2020 was supposed to be a big year for unions. Then the pandemic hit

The name was simple – "Fight 2020". It was supposed to signify a year of industrial action designed to push up wages and secure better conditions at 200 companies across the country. The Transport Workers Union had been planning it since 2017.

"We had had our ducks in a row ready to make some significant structural change," the union's national secretary Michael Kaine says.

Michael Kaine, National Secretary of the TWU and Michele O’Neil, President of the ACTU during a rally in June calling for airport workers to have access to JobKeeper. Credit:Alex Ellinghausen

But 2020 turned out differently.

As the coronavirus pandemic began to hit Australia in early March, the union's national committee met to cancel the campaign and push it back to September 2021 at the earliest. With the campaign delayed, the union's Victorian branch foresaw plummeting membership fees and decided "drastic action" was needed. Two organisers were made redundant.

At the docks, the maritime union was in a similar boat. Despite Australia's historically muscular union movement, years of changes to industrial relations laws mean union members are now only allowed to go on strike when they are bargaining for a new enterprise agreement.

To keep within the letter of the law, industry sources who spoke on condition of anonymity said the Maritime Union of Australia had lined up negotiations at all of the country's major dock operators to happen simultaneously in 2020.

Wharfies during a stop work meeting in Port Botany in September.Credit:Janie Barrett

Had all gone according to plan, that would have handed the unions the power to slow or even stop cargo going in and out of the country, potentially improving their bargaining positions. If all of the players in the industry gave workers a pay rise at the same time, it would also make it easier for them to pass the costs onto consumers.

On paper the plan seemed sound but industry insiders are divided about how it would have played out.

"Stopping the waterfront even without a pandemic was never going to be a smart move," one industry source said.

Many of the law changes behind the limitations to industrial action have their roots in the bitter 1998 maritime dispute when stevedoring company Patrick tried to sack its entire unionised workforce and replace them with cheaper workers. The move sparked massive protests and pickets before being largely unwound by a legal challenge.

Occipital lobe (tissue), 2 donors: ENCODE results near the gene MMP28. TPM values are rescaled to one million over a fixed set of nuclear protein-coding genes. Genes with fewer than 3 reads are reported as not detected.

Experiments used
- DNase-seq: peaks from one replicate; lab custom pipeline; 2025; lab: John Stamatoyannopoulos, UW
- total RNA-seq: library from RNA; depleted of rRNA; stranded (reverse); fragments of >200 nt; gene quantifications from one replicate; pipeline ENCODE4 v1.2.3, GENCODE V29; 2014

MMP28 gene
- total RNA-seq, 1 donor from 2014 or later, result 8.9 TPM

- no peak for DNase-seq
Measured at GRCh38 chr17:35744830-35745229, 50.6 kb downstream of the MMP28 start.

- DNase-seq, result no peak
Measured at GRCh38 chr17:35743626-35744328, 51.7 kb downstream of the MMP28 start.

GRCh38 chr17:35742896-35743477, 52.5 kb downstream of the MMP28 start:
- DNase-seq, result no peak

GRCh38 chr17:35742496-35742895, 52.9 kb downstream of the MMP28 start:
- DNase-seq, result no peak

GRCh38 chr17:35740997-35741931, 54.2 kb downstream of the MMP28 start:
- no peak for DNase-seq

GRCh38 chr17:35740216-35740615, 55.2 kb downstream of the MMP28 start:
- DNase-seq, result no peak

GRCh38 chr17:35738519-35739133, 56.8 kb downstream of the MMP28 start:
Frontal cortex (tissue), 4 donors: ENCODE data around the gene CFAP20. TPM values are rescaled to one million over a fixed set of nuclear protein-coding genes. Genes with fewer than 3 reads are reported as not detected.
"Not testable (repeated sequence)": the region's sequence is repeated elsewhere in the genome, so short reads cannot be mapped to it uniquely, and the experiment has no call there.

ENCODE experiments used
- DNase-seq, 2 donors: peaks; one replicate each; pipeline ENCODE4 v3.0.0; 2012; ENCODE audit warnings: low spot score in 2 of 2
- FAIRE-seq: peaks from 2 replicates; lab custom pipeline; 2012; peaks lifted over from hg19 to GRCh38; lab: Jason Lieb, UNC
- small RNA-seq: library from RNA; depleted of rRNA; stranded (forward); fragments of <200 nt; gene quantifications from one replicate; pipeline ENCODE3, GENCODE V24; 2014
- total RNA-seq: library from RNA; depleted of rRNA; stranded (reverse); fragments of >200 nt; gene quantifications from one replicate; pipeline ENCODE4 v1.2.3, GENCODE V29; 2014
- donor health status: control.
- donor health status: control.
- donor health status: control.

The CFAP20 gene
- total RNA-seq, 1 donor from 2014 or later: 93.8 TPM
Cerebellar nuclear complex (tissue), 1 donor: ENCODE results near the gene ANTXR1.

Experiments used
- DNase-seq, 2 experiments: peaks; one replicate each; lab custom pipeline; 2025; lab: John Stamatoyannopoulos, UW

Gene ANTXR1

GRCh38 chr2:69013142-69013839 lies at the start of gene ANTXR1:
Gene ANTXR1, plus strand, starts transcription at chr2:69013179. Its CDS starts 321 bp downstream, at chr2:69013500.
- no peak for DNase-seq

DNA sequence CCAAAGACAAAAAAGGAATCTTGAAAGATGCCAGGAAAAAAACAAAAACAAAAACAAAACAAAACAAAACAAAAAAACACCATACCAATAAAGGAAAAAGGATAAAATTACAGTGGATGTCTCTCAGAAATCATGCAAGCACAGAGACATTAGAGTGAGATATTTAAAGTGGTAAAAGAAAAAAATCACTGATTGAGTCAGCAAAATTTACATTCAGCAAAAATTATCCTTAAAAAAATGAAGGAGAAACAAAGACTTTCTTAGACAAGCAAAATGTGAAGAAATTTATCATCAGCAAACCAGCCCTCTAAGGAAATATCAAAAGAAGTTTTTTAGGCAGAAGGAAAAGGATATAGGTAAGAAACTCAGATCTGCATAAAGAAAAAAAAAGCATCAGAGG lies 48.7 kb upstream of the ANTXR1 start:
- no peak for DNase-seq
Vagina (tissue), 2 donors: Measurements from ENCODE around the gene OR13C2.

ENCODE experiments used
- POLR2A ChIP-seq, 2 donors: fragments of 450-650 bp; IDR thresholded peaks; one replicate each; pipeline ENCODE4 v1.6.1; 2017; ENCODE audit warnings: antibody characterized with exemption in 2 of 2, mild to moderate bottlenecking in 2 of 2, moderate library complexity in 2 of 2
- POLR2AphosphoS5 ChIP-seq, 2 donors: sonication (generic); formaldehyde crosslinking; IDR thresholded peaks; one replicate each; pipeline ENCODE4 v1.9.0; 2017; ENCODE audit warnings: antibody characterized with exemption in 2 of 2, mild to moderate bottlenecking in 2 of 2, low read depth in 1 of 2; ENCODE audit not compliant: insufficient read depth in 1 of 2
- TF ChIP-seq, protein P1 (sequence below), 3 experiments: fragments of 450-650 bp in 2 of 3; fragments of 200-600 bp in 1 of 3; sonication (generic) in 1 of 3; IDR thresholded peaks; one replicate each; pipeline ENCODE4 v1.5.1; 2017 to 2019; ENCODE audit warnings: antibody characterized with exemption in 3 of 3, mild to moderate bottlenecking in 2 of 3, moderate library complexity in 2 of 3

During that dispute, public support was broadly on the unions' side but this year played out differently when Patrick workers negotiating their new enterprise agreements used slowing tactics, including rolling stoppages at some ports and bans on working overtime.

Federal politicians lambasted the union for hurting the economy and raised the spectre of delayed medical supplies. After months of talks and low-level industrial action, the union moderated its annual pay claim from 6 per cent to 2.5 per cent for its members at Patrick, many of whom are on six-figure salaries.

The union did not respond to requests for comment but has previously defended its lawful campaign as a legitimate way of bargaining for its members. Delays at the ports were stevedoring companies' fault, the union has said.

"The fact is, the company has been responsible for the overwhelming majority of disruptions and delays at the terminal, through terminal closures and shift cancellations," Maritime Union national secretary Paddy Crumlin said earlier this year.

Ultimately only one container with such medical supplies was found and fast-tracked during the dispute and no drug shortages were traced to the wharves.

Nonetheless, when Patrick went to the national industrial tribunal to ask for legal orders to stop the industrial campaign on the basis it was hurting its customers, the union suspended its action.

Instead of being on the barricades in 2020, the unions found themselves talking with their traditional opponents in the business world about industrial reform under the eye of Attorney-General Christian Porter.

Industrial Relations Minister Christian Porter with the ACTU’s Sally McManus and Michele O’Neil at a roundtable with employer groups to map-out IR reform.Credit:Louise Kennerley

Their most effective campaign – on "insecure" work, raising what they see as the problems of casual and contract workers who do not get sick leave or paid holidays – has been run via the media rather than traditional industrial tactics.